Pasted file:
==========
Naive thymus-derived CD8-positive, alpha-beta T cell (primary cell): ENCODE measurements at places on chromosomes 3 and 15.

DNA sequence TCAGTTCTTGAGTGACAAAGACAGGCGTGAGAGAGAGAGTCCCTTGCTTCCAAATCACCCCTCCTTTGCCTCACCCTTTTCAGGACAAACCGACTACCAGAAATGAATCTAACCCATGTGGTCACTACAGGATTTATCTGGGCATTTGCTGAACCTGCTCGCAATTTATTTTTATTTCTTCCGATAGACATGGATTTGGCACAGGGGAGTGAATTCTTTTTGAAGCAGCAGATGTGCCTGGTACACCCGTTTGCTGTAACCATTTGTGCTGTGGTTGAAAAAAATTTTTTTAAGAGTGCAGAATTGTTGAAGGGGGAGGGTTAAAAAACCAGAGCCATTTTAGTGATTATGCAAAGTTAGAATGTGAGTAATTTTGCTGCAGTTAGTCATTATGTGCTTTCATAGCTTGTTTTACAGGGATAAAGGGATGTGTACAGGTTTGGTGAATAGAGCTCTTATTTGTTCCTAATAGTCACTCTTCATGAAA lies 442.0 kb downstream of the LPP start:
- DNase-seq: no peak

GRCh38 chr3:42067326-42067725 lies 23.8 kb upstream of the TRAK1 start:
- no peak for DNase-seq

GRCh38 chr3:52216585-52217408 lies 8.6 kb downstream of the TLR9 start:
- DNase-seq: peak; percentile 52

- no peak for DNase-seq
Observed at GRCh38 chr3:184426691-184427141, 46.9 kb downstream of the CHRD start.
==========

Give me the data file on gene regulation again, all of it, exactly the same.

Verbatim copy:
Naive thymus-derived CD8-positive, alpha-beta T cell (primary cell): ENCODE measurements at places on chromosomes 3 and 15.

DNA sequence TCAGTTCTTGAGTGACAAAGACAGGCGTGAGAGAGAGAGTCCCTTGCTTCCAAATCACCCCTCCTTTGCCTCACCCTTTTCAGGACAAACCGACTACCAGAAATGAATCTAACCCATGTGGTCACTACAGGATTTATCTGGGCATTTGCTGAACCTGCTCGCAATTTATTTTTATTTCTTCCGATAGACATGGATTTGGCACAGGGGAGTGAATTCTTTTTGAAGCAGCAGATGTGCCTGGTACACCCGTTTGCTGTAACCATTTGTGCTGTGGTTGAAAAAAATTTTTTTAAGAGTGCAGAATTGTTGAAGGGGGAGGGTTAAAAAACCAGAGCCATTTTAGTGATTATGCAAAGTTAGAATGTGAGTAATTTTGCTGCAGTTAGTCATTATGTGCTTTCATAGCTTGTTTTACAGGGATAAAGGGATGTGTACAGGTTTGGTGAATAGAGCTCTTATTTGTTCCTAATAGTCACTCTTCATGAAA lies 442.0 kb downstream of the LPP start:
- DNase-seq: no peak

GRCh38 chr3:42067326-42067725 lies 23.8 kb upstream of the TRAK1 start:
- no peak for DNase-seq

GRCh38 chr3:52216585-52217408 lies 8.6 kb downstream of the TLR9 start:
- DNase-seq: peak; percentile 52

- no peak for DNase-seq
Observed at GRCh38 chr3:184426691-184427141, 46.9 kb downstream of the CHRD start.